Norwich Residents Urged to Get Tested After ‘Alarming' Climb in COVID-19 Cases

The state Department of Public Health issued a COVID-19 alert for Norwich due to a recent spike in cases.

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Public health leaders are tracking a spike in COVID-19 infections in the City of Norwich. Infections have increased by 92 in the last week.

The state has issued a COVID-19 alert for the city. DPH officials are encouraging the community to take extra precautions, like limiting trips away from home, wearing a face mask anytime you leave home, avoiding indoor gatherings with anyone outside your household, and avoiding large outdoor gatherings.

According to the director of health for Uncas Health District, which covers Bozrah, Franklin, Griswold, Lebanon, Lisbon, Montville, Norwich, Preston, Salem, Sprague, and Voluntown, Norwich's positivity rate for the last seven days is 6.7%. The state of Connecticut’s positive test rate as of yesterday was 1.8%, which is higher than it had been.

Governor Lamont expressed concern on Thursday over community spread in Norwich of COVID-19 that has led the state to issue an alert for the city.

Norwich Public Schools will be moving to full remote learning for two weeks, according the district's superintendent, Kristen Stringfellow.

"To date, the transmission of COVID-19 is not occurring in our schools," the superintendent said in a letter to parents. "This is a community spread issue. I am confident that we have a robust system in place in NPS to contact trace and identify symptomatic persons. With fidelity, we quarantine students and staff with symptoms and/or COVID positive
close contact."

This decision will also impact the Norwich Free Academy.

"As a result of the recent spike in positive COVID-19 cases in the city of Norwich, NFA will transition to a minimum of two weeks of remote learning beginning Friday, October 2," the NFA head of school, Brian Kelly, wrote in a letter to the school community. "This is a necessary pause for the health and safety of our students, faculty and staff. Our decision was made in collaboration with our partners at Norwich Public Schools and with the support of the Uncas Health District and local officials. This decision is not based on the factors we have seen at school, but rather what is happening in our community."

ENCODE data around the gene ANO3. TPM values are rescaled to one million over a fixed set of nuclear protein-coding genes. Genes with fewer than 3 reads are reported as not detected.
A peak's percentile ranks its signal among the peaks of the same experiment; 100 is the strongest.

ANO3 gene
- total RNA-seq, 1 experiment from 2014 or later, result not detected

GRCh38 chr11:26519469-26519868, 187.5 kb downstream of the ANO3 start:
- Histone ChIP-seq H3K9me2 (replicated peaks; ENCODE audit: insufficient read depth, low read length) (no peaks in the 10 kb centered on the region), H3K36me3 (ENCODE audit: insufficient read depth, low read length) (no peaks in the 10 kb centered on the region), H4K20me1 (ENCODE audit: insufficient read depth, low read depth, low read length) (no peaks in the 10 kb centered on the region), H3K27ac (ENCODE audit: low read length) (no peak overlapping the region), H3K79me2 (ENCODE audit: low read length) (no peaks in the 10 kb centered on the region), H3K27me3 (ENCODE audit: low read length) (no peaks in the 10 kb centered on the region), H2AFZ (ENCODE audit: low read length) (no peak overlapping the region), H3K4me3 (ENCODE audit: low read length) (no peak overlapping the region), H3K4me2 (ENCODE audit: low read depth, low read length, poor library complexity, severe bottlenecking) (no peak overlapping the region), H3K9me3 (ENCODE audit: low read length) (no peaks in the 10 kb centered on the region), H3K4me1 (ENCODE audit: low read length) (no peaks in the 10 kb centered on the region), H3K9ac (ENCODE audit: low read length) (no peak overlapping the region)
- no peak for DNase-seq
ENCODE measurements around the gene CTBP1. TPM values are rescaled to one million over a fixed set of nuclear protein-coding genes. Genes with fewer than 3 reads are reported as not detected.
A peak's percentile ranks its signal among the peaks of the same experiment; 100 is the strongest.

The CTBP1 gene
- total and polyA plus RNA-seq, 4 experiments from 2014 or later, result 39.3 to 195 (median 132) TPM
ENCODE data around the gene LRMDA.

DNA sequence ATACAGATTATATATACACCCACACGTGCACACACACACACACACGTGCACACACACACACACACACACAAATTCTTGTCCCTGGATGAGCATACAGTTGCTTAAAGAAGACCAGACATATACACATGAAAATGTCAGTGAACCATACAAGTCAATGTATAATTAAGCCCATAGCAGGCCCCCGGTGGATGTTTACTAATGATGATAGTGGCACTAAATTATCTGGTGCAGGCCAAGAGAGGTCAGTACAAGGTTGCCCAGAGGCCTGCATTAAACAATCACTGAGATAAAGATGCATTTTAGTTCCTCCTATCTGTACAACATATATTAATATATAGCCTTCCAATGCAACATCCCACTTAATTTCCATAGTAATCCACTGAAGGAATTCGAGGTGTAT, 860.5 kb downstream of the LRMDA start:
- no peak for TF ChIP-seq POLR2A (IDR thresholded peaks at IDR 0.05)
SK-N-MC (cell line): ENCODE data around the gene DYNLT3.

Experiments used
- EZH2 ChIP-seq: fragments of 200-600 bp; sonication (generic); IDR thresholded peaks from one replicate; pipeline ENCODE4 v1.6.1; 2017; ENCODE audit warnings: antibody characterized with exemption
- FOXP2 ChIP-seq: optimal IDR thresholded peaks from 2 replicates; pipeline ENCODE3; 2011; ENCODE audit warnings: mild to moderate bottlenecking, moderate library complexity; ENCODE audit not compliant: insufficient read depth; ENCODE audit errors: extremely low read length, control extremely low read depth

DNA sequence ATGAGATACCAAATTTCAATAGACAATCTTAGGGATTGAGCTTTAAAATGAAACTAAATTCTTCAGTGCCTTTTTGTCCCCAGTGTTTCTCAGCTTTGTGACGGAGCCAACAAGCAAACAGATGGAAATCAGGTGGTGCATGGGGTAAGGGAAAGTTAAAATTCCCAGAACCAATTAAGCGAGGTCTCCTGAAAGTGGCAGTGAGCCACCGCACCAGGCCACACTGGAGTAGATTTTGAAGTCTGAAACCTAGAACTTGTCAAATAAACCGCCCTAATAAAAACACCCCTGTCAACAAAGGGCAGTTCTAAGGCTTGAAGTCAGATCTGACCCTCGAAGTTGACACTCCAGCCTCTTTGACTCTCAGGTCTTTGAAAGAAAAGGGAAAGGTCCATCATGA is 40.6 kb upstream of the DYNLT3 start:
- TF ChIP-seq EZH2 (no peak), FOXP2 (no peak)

The breakdown of cases for the last week in Norwich are as follows:

  • September 24: 4 new cases
  • September 25: 10 new cases
  • September 26: 13 new cases
  • September 27: 12 new cases
  • September 28: 15 new cases
  • September 29: 26 new cases
  • September 30: 12 new cases

For comparison, in late July and early August the city was seeing about five new cases per week.

“This is across the entire city that the infections are coming in, which is alarming," said Mayor Peter Nystrom.

Nystrom said the infections are scattered throughout the city and he is asking residents to get tested as officials try to determine more about how the virus is spreading.

"We've got to nip it because we are going to be shutting our doors and our windows soon as the cold weather hits and if that growth is still taking place when we start closing up our homes, it is only going to get worse," said Nystrom.

The race is on not just to develop a coronavirus vaccine, but also determine how to distribute it ethically and efficiently. All Americans likely will have access to a developed vaccine within a year to a year and half of approval, but a CDC advisory group is recommending initial doses go to healthcare workers and high risk groups first.

This comes as public health leaders in Southeastern Connecticut track an increase in COVID-19 cases in the New London region.

Patrick McCormack, director of health for Uncas Health District, told NBC Connecticut that they are seeing new cases across a variety of age groups. They are seeing the virus spread within families.

Governor Ned Lamont said that the state will be supporting the city by providing additional resources.

"We are going to bring in the cavalry," Lamont at a news conference today. "That means doing extensive testing and track and trace. Do everything we can to track where this is coming from."

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